I learned something the weekend before last that's got me all in a tizzy.
That sounds so fluffy - it's more than a tizzy. I'm stressed out.
In short, I found out I'm being ripped off. I'm not sure if it's intentional or not, but it doesn't really matter. It started out innocently enough, as a conversation between myself and another English teacher. We were just talking shop, and she commented that after 3 years I'm going to get a nice fat bonus. "No," I replied.
"Not really, since I cashed out my 1st 2 year's bonuses before I went to Canada this past summer." (For those who don't know, foreign teachers in Korea recieve a bonus at the end of their contract equivalent to one month's salary. By Korean law, this doesn't have to be paid until the contract is completed, so it's a boss's right to delay if a contract is re-signed.) When my 1st year's contract was completed, my boss said she'd pay me my bonus in a couple days. I pointed out she didn't have to. I didn't need the money, and I'm honest like that. Or stupid. But she's a good woman, and I trust her.
Year Two came and went, and she was kind enough to pay me my full two years' worth of bonus when I asked for it. Cool. It came in handy for my 5,000$+ vacation. So I said to my friend- the other weekend, that I wouldn't get a massive bonus when I finish my contract next summer.
She said, "Well at least you'll get a great big pension payout!"
I said, "Huh?"
"Huh?" as in, "What'chu talkin' bout Willis?"
I had not ever heard about pension. Alas, it's in my contract I have never read since I signed it and sent it off over 2 years ago.
The deal is that 9% of my salary is supposed to be deposited toward a pension fund. It's a half and half deal, with me giving up 4.5% every month, and my boss contributing the other 4.5%. At the end of my stint in Korea, I collect it all. With 100% growth on my personal investment, it is not a bad deal! After 3 years, I'm walking away with 3,240,000won above the equal amount that I've contributed.
Problem is, I didn't contribute. And neither (of course) did my employer.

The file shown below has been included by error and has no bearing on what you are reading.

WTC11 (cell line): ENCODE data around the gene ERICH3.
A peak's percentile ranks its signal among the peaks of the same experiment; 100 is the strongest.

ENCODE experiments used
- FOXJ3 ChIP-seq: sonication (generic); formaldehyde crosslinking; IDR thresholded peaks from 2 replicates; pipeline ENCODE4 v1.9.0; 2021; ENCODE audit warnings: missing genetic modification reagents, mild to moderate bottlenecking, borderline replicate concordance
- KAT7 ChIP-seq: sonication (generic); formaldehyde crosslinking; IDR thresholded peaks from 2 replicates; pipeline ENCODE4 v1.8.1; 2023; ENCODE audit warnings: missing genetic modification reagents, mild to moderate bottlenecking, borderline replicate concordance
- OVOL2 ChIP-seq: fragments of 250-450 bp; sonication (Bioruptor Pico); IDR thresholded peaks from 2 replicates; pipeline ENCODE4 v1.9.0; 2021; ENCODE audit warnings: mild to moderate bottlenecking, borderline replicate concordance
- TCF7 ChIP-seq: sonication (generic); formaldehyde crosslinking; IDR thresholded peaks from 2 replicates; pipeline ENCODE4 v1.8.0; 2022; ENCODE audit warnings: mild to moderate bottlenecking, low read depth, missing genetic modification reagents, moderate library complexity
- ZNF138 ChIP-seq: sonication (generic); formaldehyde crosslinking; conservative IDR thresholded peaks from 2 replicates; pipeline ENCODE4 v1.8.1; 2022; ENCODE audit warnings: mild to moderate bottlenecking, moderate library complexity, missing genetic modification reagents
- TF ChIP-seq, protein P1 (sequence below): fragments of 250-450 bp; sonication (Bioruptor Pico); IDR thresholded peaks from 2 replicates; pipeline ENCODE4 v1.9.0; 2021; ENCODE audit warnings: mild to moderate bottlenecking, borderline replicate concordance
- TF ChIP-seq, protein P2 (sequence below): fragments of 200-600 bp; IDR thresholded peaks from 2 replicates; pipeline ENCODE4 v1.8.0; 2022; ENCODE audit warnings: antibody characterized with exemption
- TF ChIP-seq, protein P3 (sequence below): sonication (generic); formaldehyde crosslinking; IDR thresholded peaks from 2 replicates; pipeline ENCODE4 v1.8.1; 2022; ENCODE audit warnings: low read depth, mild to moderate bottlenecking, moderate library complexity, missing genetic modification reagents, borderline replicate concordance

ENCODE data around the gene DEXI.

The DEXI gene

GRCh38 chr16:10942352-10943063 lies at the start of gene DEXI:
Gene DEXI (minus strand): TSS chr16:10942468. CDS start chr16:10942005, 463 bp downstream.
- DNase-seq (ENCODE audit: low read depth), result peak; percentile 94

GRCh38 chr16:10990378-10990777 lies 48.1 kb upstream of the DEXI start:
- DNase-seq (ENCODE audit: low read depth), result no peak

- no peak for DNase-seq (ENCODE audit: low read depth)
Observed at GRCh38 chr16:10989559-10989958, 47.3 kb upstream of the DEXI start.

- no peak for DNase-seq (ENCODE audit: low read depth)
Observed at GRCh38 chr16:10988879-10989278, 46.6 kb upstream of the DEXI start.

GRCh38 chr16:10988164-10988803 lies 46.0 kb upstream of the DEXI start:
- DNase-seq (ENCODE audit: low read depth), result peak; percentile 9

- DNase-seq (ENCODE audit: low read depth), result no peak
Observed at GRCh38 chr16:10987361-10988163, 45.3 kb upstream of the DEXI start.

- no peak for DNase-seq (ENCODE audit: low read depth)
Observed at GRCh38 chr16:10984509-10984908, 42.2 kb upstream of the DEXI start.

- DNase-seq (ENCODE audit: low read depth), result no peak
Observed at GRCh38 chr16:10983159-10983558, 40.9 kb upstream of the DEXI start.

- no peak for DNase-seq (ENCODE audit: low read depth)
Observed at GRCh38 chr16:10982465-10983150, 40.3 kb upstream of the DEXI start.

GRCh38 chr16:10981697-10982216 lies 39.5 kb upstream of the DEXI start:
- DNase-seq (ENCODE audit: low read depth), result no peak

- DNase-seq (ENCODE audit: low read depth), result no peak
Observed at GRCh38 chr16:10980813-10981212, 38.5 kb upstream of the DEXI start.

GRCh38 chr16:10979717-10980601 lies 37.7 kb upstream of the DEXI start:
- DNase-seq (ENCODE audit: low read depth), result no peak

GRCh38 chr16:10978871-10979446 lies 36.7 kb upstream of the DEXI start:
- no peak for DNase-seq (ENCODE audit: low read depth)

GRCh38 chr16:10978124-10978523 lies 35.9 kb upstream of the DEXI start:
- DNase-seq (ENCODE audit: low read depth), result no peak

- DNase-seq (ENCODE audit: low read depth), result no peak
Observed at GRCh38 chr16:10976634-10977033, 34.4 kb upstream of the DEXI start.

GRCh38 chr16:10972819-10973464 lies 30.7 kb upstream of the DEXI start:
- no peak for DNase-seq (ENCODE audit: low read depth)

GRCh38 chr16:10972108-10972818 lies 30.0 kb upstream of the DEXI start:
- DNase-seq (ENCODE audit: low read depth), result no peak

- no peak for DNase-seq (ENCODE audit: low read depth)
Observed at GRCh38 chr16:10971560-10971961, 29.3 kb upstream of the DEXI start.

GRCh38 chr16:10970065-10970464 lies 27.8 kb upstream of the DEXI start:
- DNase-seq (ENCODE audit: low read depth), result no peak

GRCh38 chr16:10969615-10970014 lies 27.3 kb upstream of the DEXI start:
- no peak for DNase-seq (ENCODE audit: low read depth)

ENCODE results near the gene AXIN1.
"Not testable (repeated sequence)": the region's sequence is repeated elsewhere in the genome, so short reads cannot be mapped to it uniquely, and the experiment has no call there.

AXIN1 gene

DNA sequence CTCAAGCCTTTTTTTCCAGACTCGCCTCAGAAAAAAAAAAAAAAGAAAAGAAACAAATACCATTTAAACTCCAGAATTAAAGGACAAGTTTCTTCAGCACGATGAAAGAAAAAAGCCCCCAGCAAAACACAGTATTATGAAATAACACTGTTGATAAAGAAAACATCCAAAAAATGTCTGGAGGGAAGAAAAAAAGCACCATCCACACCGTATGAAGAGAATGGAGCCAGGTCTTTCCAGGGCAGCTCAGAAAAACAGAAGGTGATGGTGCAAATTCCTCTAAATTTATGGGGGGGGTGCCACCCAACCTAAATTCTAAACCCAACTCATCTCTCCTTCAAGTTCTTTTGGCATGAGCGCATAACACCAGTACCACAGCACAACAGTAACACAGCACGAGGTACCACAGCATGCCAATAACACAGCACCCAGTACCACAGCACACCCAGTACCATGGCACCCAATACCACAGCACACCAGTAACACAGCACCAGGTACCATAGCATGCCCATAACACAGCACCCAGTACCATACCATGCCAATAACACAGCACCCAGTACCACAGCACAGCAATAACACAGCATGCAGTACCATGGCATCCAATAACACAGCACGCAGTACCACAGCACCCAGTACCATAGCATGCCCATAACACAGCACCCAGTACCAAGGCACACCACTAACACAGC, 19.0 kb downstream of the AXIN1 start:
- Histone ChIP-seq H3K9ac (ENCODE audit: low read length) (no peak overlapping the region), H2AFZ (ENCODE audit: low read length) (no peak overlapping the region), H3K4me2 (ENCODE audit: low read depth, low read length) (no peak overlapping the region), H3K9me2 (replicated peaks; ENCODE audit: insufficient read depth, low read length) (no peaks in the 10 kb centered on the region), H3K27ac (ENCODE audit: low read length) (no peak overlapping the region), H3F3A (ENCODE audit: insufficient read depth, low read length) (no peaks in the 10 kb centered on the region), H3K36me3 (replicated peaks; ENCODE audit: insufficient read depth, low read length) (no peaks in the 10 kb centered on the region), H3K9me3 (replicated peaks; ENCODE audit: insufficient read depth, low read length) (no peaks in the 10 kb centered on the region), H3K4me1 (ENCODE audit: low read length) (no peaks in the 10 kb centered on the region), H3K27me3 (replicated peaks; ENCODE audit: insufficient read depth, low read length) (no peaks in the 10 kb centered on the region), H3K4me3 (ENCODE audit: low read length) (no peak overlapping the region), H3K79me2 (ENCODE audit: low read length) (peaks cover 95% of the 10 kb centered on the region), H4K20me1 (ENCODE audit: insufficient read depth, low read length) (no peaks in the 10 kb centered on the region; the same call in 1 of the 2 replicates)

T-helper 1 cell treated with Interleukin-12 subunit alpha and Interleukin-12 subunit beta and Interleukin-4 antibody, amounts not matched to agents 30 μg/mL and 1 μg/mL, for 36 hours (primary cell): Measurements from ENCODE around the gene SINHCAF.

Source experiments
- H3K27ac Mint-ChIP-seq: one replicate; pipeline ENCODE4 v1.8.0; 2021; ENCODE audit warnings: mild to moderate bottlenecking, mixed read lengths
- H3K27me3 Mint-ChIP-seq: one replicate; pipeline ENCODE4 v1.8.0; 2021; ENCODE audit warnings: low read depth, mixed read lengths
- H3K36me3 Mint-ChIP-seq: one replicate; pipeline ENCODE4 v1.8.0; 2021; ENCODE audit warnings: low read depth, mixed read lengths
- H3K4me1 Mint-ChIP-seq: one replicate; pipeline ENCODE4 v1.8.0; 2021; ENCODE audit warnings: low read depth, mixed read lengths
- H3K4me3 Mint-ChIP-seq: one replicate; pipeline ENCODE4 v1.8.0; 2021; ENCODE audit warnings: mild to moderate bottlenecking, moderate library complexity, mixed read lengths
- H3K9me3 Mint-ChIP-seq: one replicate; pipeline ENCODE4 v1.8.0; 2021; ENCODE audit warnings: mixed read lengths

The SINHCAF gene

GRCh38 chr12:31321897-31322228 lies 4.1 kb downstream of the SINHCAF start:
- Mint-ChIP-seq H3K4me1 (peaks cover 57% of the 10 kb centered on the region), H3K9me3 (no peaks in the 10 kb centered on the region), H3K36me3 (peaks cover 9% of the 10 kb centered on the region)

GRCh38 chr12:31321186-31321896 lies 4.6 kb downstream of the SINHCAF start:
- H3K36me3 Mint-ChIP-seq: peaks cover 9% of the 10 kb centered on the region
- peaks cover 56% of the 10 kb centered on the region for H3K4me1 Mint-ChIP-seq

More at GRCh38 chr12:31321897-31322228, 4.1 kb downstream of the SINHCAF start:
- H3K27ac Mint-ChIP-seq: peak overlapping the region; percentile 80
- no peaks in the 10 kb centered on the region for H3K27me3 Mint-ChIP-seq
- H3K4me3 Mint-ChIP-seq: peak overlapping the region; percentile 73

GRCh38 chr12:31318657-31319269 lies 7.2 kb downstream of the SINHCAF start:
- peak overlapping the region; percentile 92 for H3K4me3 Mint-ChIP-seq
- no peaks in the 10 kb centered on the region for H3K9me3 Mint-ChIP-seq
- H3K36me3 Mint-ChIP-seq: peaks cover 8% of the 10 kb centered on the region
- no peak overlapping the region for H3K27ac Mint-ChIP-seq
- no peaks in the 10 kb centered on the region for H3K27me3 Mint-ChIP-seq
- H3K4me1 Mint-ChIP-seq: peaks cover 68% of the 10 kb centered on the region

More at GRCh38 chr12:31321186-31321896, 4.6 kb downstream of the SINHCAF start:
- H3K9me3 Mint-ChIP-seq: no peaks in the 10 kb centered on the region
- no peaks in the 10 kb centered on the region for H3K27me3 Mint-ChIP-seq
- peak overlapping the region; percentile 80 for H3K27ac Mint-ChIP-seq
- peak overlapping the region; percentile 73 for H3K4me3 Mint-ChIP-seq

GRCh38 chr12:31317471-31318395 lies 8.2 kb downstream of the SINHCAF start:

The kicker is that contributing to the pension scheme is required by law. Mandatory, like. For all foreign teachers here.
In my search for "what is pension?" I also came across an unfortunate truth. For foreign teachers with my rate of pay, the rate of income tax is a ridiculously low 1.5%. I apologize to my friends in Canada and the U.S. who are paying big fat income tax (I know, because I was at 30% before I came here) but I'm going to repeat it all blogger-emphasis-style. One. Point. Five. Percent.
Trouble is, I've been paying 5% for the past twenty-eight months. FIVE percent.
Five percent sounds like a bloody steal. I thought so too! But when it turns out you only need pay ONE POINT FIVE percent, five percent spread over time sounds nuts. And it is. So far I've over-paid almost 2 thousand dollars worth.
Everything about these facts depresses me. And I was already depressed. Like, not even in the "I'm feeling kinda depressed, I think I'll take a bath and have a hot cup of tea," kind of depressed. More like the,....
Oh, whatever. By all rights I should be popping zoloft and reviewing Rorschach images.
Jelly's got a fight on her hands. Jelly's up for the fight, Jelly thinks. Talking about myself in the third person is strange. Just one more, though.
There's more to this story, and I'll tell you about it tomorrow. All I have is part two of the beginning of the story. The very beginning.
And so it begins.
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